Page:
It’s safe to say that the reinterpretation of Greek myths has had a good year in publishing this year. Two of my favourite authors, Colm Toibin (Brooklyn, Nora Webster, The Testament of Mary) and Natalie Haynes (The Ancient Guide to Modern Life, The Amber Fury) have published novels which reinterpret established Greek myths. This led me to think about what the value of reinterpreting myths is, and what myths can do for our society.
Toibin’s novel ‘House of Names’ was a re-imagining of the story of the House of Atreus (Agamemnon, Clytemnestra, Electra & co), whose story is told in plays such as ‘Agamemnon’ and ‘Electra’. Whilst he doesn’t change the main elements of the story: -(sorry for the spoilers) Agamemnon kills Iphigenia, Clytemnestra and Aegisthus kill Agamemnon, Orestes disappears, Orestes returns & he and Electra kill their mother he does add a significant amount of story line. Instead of Pylades, Orestes has Leander as a companion, and is kept in a boarding-school-cum-prison from which he must escape. ‘House of Names’ also concentrates much more on the psychology & thought behind Orestes and Electra, who are confused, repressed & have internalized so much… something hinted at but not fully realised by the original plays.
Haynes, instead, chose to explore the stories of Oedipus and Antigone with her novel, ‘The Children of Jocasta.’ This story focused on two characters in the text who are often overlooked: Jocasta and Ismene, their two stories running in parallel. This novel was a reinterpretation in a big way. Although I don’t want to ruin it if you haven’t read it (although as Haynes says, you’ve had 2000 years to read it…), the end of the story is quite different from the established text of Sophocles’ ‘Oedipus Rex’ and ‘Antigone.’ She shunts Antigone to the side and Ismene takes a deserved centre stage, Jocasta too is at the centre of her story- a change from the few lines she gets in the original text. The plague also took a more central role in the peripeteia of one character (I’m attempting to avoid spoilers- read the book if you want to know!), and some of the story line was changed by Haynes to make her version of the story of the House of Laius.
Both novels have been humanised by their authors. In ‘House of Names’ the gods do not appear, and neither do they in ‘Children of Jocasta’. Haynes even goes so far as to make the ‘Sphinx’ a band of robbers, something which works well within the structure of the Oedipus storyline. By removing the pagan religious elements of the stories they are telling, both authors have managed to remove one element of Greek tragedy which is slightly inaccessible to a modern audience. Without a complete understanding of Greek religion, uncoloured by the influence of Judeo-Christianity or other more modern religions, it is difficult to know precisely what the implications of the involvement of the gods would have been for the audience. Thereby, by removing this mysterious element which isn’t that relevant to the culture we are reading these novels in today, both authors have reinvented, re-imagined and reinterpreted the stories they are telling to be more suitable to the audience.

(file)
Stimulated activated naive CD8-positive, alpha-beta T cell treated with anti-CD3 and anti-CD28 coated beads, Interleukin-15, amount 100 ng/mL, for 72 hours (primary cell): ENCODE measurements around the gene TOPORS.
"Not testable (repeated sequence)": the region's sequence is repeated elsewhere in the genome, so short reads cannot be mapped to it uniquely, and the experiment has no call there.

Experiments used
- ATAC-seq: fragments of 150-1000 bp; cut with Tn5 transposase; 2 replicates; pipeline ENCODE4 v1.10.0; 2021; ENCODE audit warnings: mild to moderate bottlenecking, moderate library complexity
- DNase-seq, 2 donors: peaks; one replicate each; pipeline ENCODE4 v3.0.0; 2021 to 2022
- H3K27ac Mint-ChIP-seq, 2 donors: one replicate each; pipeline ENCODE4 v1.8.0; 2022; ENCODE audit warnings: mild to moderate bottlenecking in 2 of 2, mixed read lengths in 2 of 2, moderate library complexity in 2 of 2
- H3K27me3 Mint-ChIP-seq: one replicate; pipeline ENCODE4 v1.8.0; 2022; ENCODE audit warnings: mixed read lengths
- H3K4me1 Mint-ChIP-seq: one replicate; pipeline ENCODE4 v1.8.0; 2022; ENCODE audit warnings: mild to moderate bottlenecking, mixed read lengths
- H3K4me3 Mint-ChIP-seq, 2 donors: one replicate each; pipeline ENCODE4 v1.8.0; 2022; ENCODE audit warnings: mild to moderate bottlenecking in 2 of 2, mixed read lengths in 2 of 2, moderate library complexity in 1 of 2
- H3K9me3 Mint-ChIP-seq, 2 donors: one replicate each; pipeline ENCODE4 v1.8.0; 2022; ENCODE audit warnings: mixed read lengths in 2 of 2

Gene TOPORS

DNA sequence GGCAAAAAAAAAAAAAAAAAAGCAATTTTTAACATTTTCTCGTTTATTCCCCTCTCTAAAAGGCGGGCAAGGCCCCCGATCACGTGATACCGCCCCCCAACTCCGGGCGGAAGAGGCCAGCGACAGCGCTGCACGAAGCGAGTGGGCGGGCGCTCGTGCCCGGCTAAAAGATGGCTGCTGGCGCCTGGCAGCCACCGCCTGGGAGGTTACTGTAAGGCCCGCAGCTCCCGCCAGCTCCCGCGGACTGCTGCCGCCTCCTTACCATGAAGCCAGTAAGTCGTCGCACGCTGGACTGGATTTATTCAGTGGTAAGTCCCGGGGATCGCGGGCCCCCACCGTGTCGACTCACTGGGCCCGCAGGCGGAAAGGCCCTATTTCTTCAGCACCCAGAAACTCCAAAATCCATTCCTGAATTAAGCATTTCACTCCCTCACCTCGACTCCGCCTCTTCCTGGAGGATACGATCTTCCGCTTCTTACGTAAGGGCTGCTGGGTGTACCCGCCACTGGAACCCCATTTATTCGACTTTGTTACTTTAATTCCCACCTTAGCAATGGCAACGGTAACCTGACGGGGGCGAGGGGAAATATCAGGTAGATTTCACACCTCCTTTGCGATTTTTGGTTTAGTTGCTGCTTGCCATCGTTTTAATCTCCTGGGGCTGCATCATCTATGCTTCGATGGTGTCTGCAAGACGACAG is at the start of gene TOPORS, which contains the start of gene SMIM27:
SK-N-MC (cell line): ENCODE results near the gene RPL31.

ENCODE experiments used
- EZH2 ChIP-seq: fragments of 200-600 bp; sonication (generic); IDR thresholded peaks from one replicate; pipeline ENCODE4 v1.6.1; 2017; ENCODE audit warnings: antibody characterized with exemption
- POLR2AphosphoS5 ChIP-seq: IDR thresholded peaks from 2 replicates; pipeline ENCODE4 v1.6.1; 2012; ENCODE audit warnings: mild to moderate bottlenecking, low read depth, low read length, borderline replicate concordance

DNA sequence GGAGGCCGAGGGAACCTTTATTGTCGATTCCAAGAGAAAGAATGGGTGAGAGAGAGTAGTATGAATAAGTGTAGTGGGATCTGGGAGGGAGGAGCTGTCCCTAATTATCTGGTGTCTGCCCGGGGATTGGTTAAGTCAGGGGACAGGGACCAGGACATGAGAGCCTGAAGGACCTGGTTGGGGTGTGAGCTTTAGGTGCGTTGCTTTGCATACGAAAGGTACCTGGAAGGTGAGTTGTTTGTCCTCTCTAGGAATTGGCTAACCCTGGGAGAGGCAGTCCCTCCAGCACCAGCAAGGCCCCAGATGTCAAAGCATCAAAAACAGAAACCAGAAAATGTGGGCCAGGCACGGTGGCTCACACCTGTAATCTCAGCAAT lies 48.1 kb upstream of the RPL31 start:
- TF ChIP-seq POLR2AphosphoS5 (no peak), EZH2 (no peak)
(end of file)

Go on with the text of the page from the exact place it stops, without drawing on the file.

The thing that makes myths different is that no individual owns them. They’re free, and out there for creators to take them and remould them to convey a certain idea to an audience. It’s this remoulding and creation though, in my opinion, that keeps these myths alive. Once we stop viewing myths as ‘frozen in time’, then we can start thinking more clearly about what lessons myths have for our society, and start using them as our own stories. By tweaking them, rearranging them, and adding to them, we can update them and make them more resonant to a modern day audience. Once they’re resonant to an audience who may have become disinterested in the classics, whether through never having access to classics or by being forced into doing it, then the audience will be more receptive to the story- this means more people can enjoy the story. It’s also important to remember, in my opinion, that in the case of oral poems (such as the Iliad and the Odyssey), bards would probably often add their own lyrics to the poem, and then this would be picked up and carried on. The bards were constantly embroidering and reinterpreting myths, so surely by reinterpreting myths ourselves we are contributing to a tradition of adding and re-imagining. Virgil too, was one of these myth ’embroiderers’; he took Aeneas, a character in the Iliad, and ran with it- using him as his hero for his founding of Rome myth.
This isn’t a rallying cry to do away with the old myths though; wisdom from the past can sometimes resonate far more than wisdom from the present. No, this is rather more a rallying cry for more people to play with myths and stories, and to see what happens, and what we can learn. We need to keep the stories we tell in our culture flexible, in other words.